The much-anticipated approval of a 100% synthetic jet fuel was announced on April 9 by coal-to-liquids and gas-to-liquids pioneer Sasol of South Africa.

"Following the several-year period of rigorous testing and evaluation, international aviation fuel authorities, including the UK Ministry of Defence, approved Sasol's wholly-synthetic jet fuel as Jet A1 fuel for commercial use in all types of aircraft," Sasol chief executive Pat Davies announced by teleconference.

The process, overseen by the Aviation Fuels Committee, began nine years ago after Sasol earned its approval for a CTL blend of up to 50%. The company has since supplied it to international airlines operating from OR Tambo International Airport in Johannesburg.

The current approval, which was expected to be announced in February, covers jet fuel produced at Sasol's Synfuels facility in Secunda, South Africa. Products that will also be submitted for sanction are created at Sasol's Oryx GTL plant in Qatar, the joint venture GTL plant in Nigeria and at potential CTL ventures in the USA, China and India.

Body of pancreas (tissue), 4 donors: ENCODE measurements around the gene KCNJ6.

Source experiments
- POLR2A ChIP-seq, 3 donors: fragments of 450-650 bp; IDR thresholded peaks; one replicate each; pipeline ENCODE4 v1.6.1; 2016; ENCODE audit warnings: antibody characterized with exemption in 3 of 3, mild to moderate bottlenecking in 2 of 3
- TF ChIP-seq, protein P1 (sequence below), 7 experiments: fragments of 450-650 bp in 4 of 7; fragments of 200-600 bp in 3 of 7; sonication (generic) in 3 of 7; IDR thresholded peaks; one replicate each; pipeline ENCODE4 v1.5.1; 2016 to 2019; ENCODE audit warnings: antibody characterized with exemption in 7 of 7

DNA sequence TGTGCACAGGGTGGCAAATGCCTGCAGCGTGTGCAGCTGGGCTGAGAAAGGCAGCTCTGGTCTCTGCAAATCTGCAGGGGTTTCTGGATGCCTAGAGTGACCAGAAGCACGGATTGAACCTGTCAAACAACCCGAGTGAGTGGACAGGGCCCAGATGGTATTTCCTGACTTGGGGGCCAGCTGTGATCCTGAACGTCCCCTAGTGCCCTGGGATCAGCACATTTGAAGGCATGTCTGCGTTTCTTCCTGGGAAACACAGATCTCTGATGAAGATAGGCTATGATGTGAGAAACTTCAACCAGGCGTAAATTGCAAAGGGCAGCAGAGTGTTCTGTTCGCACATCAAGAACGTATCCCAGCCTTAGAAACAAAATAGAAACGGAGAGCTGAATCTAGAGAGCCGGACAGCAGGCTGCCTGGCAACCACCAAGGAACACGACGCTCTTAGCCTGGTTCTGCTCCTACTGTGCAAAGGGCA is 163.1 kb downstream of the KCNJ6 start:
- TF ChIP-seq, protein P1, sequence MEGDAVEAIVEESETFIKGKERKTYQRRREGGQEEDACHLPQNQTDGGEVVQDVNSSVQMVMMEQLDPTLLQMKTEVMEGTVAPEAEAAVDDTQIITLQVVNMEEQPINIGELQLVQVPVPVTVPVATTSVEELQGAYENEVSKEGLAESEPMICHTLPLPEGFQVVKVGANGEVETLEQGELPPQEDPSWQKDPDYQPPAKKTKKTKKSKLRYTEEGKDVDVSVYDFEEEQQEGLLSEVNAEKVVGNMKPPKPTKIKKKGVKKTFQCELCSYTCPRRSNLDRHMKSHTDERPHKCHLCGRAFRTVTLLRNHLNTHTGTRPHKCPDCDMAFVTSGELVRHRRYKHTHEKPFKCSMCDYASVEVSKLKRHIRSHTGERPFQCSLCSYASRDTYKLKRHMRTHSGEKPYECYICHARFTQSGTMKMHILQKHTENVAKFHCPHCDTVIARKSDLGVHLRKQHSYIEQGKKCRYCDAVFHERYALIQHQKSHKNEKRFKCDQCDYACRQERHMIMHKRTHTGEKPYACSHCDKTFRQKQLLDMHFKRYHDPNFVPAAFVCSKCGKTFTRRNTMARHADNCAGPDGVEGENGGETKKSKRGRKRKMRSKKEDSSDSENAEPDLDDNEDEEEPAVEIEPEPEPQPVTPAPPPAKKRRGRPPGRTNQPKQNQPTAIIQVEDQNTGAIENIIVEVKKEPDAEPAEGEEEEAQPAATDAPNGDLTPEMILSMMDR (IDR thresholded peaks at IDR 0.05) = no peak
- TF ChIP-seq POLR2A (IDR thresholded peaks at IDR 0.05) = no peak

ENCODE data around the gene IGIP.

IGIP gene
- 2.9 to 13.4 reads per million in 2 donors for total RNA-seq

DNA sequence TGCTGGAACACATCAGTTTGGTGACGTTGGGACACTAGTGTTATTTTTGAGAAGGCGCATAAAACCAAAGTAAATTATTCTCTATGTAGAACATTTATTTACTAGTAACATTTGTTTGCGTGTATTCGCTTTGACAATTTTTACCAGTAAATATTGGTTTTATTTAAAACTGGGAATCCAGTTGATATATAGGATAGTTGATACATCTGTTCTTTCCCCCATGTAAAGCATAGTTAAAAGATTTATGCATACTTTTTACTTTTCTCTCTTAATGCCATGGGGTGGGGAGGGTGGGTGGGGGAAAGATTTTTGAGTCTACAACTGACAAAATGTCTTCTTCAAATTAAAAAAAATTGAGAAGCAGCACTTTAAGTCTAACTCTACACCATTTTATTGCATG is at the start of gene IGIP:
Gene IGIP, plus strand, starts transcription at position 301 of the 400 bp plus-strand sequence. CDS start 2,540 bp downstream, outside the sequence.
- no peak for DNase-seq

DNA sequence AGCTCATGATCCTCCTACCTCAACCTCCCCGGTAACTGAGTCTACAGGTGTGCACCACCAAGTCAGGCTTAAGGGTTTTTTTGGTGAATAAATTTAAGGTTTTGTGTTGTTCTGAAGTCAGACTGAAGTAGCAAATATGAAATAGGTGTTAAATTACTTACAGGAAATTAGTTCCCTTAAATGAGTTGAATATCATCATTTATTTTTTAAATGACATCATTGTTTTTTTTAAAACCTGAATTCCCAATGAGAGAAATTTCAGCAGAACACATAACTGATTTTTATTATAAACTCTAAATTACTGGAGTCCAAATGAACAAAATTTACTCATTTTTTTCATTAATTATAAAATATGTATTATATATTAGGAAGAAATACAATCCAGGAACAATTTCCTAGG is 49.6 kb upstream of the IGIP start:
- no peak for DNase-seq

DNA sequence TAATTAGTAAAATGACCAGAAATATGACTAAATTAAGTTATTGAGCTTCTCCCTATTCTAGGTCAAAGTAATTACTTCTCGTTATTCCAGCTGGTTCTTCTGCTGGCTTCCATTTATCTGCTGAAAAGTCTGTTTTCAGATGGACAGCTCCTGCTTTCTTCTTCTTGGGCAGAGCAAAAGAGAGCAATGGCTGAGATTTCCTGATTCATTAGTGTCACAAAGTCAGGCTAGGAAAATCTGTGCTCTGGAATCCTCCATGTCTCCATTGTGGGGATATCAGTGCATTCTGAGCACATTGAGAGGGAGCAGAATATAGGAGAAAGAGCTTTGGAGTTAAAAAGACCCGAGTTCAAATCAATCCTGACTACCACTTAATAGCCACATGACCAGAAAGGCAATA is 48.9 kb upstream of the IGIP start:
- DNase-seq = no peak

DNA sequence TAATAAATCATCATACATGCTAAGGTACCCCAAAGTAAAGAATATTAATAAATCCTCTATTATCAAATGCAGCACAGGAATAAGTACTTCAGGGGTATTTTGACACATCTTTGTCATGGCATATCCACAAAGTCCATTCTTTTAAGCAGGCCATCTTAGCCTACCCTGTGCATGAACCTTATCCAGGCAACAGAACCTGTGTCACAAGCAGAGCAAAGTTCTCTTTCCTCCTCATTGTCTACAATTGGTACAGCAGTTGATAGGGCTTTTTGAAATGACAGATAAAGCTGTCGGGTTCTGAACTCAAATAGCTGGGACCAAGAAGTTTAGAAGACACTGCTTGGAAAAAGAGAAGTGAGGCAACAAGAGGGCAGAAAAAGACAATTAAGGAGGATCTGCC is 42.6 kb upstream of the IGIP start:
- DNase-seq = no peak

In keeping with the stringent regulation of the Joint Checklist, aviation industry stakeholders, including airframe, engine and ancillary equipment manufacturers airlines and aviation authorities such as the International Air Transport Association (IATA) and relevant oil companies have all participated in the approval process.

Sasol's blend now meets Defence Standard DEFSTAN 91-91, which is used by most nations. The remainder of nations, like the US, rely on ASTM International which references DEFSTAN 91-91 in its own standards.

ASTM is expected to approve in June a process for any qualified fuel suppliers to produce 50% blends for aircraft.